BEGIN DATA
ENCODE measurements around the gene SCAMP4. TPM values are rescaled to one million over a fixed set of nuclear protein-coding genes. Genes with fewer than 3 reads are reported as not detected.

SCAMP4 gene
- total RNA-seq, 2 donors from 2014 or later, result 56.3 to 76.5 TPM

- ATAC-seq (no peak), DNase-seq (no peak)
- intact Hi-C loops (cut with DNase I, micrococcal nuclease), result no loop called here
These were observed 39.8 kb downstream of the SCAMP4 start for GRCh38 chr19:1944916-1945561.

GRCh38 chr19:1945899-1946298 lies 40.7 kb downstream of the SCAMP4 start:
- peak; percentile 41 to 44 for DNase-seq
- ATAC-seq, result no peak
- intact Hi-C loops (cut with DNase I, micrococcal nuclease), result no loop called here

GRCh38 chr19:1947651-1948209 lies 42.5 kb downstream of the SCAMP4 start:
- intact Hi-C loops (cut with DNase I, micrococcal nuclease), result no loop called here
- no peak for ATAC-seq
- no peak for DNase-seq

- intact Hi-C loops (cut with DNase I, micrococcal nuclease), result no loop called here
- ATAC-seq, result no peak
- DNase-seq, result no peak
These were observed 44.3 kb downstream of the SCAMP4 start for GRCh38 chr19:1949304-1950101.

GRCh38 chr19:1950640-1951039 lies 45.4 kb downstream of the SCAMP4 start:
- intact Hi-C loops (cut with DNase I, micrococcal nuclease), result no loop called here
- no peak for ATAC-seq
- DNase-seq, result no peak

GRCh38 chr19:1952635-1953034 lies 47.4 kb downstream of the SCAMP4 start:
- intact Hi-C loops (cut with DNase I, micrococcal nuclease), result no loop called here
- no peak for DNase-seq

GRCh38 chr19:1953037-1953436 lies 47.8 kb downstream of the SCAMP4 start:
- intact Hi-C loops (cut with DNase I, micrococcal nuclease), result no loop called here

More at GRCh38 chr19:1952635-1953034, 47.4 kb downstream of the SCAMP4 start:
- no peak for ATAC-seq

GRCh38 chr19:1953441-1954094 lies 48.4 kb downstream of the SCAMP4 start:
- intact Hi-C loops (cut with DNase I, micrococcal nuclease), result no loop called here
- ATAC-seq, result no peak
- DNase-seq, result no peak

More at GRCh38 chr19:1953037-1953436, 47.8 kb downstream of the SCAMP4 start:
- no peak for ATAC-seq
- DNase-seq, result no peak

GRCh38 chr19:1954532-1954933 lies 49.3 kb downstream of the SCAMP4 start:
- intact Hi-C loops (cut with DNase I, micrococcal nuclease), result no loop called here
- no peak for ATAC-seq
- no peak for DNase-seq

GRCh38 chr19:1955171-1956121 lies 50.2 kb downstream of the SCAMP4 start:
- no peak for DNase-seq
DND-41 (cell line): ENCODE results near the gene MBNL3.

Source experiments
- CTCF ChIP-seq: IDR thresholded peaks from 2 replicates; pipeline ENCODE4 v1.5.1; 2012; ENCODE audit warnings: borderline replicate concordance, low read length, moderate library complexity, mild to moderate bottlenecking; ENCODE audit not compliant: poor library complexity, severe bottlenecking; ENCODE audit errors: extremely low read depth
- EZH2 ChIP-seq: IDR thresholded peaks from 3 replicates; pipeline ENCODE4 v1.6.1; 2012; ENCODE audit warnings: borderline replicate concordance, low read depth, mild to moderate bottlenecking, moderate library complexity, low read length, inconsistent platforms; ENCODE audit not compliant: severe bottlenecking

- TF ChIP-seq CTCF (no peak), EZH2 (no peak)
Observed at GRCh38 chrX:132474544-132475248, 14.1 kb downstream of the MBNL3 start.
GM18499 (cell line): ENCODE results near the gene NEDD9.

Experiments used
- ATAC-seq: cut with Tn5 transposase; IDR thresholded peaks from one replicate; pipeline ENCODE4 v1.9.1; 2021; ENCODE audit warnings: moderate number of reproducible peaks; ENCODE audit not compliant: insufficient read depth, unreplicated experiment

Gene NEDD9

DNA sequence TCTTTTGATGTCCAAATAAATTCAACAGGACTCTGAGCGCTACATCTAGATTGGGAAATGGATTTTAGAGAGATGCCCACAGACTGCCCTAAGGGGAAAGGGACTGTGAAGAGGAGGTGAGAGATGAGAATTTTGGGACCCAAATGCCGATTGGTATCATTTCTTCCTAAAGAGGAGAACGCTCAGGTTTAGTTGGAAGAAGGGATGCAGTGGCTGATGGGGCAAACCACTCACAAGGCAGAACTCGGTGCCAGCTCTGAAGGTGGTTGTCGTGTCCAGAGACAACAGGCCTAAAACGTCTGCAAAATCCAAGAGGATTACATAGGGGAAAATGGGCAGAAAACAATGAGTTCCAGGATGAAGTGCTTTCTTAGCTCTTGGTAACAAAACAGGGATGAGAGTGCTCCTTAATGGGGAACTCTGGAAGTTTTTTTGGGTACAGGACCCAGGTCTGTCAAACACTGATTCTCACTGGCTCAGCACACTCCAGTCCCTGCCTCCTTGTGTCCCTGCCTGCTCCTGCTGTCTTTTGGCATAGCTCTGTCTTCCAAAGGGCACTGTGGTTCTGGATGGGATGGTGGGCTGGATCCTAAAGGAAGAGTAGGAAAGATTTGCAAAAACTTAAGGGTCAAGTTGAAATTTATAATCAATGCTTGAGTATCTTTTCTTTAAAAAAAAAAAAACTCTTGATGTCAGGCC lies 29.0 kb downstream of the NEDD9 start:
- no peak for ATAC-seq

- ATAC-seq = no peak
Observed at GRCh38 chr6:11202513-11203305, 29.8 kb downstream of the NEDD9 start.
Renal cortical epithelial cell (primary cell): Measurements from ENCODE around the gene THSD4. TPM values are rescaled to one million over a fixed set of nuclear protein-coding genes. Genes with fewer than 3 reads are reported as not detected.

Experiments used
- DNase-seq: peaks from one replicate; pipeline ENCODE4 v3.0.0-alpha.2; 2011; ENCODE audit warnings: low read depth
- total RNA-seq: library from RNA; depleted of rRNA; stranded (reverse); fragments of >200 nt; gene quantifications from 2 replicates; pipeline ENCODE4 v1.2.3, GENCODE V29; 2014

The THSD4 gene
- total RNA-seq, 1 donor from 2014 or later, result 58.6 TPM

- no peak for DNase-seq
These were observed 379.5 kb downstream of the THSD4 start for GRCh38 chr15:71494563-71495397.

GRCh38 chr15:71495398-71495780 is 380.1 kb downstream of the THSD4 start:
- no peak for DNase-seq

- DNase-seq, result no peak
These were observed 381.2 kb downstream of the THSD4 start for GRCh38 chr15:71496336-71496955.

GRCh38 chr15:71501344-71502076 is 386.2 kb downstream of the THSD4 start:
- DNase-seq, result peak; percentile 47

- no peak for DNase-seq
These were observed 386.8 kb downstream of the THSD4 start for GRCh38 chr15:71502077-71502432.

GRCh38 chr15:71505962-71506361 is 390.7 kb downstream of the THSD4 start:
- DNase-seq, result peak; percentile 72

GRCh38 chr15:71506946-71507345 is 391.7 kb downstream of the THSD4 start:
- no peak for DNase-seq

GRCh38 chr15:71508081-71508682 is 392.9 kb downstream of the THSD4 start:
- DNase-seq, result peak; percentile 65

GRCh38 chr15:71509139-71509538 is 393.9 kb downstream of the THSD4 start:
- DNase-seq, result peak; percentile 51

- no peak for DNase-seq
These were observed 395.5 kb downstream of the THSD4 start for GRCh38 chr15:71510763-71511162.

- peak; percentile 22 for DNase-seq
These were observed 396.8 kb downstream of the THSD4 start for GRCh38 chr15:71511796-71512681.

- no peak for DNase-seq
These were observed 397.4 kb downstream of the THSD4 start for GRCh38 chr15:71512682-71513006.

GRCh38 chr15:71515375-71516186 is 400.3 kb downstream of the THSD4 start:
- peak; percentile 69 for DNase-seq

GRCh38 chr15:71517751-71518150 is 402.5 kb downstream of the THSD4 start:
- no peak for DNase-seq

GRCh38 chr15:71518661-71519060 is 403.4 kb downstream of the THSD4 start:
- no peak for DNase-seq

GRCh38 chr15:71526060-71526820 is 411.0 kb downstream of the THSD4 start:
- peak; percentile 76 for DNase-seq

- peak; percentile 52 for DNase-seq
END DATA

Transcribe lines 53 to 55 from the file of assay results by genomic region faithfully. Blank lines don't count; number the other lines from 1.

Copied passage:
DNA sequence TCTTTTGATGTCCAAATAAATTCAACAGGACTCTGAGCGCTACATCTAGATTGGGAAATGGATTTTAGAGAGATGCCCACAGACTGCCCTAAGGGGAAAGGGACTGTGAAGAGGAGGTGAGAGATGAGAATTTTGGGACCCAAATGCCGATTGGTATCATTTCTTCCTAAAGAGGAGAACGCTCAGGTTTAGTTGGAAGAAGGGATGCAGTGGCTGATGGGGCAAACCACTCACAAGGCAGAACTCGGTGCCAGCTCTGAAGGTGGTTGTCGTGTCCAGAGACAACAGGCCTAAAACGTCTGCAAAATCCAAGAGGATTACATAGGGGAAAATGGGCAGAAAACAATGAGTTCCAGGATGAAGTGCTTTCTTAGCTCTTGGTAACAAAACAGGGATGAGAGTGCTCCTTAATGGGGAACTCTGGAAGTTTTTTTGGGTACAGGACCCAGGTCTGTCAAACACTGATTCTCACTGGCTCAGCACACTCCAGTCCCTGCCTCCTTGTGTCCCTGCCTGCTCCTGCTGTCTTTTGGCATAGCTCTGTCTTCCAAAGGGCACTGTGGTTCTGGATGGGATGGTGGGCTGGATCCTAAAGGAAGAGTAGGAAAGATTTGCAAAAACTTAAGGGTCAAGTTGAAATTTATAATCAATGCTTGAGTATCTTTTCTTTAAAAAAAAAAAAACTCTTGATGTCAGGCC lies 29.0 kb downstream of the NEDD9 start:
- no peak for ATAC-seq

- ATAC-seq = no peak